Aparanta, or Aparantaka (meaning "Western border") was a geographical region of ancient India. It corresponded to the northern part of the Konkan region on the western coast of India. English civil servant-turned-historian J. F. Fleet believed that the Aparanta region included Kathiawad, Kutch, and Sindh, beside Konkan. However, historical records make it clear that the extent of Aparanta was much smaller.[1]

The Junagadh inscription of Rudradaman mentions that during Ashoka's reign, a Yonaraja (literally; Ionian, or Greek, King), Tushaspa was the governor of Aparanta.[2] A Buddhist text, the Mahavamsa states (xii.5) that at the conclusion of the Third Buddhist Council (c.250 BCE), a Yona (Greek) Thera (monk) Dhammarakkhita was sent here by the emperor Ashoka to preach Dhamma[3] and 37,000 people embraced Buddhism due to his effort (Mahavamsa, xii.34-6). According to Buddhist scholar A.K. Warder, the Dharmaguptaka sect originated here.[4]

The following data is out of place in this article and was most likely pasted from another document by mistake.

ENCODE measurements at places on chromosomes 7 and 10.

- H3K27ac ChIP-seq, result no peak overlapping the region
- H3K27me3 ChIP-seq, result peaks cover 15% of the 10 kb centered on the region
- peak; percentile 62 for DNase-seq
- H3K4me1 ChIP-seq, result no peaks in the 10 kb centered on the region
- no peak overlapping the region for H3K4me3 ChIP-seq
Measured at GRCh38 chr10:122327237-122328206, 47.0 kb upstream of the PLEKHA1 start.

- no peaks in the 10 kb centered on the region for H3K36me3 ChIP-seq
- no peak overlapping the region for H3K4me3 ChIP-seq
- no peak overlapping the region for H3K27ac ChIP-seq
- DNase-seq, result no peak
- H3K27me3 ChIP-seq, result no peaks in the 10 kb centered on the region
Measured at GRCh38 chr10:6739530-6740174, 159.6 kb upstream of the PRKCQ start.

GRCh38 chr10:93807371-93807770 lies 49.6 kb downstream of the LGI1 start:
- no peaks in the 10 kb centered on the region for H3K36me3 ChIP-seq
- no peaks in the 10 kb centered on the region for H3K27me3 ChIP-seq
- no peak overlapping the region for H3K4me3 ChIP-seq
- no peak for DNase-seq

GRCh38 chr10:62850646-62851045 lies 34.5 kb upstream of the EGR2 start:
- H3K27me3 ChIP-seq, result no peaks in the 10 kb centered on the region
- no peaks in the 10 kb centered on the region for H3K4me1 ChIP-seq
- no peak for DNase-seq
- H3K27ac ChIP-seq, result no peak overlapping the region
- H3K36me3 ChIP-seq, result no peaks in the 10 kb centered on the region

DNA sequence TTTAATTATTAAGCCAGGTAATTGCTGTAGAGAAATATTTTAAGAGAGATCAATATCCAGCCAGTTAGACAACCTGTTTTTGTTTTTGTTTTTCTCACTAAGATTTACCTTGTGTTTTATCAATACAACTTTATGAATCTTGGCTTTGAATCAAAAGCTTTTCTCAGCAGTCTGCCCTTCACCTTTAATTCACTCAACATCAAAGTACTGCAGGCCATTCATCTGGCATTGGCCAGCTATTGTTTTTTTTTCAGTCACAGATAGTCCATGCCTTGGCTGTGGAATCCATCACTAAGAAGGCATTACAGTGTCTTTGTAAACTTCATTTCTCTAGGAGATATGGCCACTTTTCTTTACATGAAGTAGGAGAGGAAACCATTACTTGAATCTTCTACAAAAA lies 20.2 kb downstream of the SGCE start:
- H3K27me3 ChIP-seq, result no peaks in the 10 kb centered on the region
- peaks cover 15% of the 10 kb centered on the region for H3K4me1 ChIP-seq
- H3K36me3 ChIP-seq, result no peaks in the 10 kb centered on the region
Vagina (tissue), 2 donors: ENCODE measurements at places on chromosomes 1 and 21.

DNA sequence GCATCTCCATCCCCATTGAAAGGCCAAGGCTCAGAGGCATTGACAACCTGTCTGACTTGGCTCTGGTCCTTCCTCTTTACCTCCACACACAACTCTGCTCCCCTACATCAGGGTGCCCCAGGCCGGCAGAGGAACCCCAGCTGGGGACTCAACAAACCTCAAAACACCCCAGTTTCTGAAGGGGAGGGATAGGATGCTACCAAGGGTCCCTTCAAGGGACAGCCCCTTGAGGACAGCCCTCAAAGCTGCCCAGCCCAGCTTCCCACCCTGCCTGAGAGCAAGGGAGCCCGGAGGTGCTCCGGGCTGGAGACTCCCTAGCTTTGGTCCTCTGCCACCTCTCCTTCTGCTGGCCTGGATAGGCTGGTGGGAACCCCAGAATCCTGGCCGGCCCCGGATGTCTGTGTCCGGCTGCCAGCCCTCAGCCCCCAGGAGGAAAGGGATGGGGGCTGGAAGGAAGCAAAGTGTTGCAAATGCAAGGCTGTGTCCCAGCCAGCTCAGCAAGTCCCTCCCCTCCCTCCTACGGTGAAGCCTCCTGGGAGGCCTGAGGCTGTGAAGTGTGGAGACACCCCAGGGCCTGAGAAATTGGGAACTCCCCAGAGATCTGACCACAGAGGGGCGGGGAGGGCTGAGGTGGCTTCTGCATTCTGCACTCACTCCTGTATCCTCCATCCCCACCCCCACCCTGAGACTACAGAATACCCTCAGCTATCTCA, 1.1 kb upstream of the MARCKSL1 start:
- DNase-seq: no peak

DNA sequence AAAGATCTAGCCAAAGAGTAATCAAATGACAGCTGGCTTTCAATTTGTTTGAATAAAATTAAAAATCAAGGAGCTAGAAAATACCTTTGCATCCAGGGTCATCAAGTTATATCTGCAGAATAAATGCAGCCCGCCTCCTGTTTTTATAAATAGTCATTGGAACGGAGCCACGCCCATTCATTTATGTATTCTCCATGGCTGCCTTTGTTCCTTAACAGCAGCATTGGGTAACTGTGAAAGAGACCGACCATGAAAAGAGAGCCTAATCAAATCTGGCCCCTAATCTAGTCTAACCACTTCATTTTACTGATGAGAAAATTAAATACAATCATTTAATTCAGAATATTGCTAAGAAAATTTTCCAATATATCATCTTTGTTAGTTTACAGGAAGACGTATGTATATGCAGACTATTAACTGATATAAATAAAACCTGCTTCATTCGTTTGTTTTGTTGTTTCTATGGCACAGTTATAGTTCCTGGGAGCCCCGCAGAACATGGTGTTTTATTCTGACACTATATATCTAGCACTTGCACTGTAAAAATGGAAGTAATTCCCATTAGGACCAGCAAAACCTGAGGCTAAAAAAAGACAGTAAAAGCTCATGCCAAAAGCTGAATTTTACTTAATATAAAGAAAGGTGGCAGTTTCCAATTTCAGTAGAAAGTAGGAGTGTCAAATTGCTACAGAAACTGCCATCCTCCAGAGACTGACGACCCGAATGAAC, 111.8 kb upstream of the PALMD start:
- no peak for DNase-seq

Aparanta is regarded as an umbrella term for Shurparakadesha for Konkan, to include in the North and Gomantaka in the south with the river Kundalika to serving as a dividing line in between the two.[5]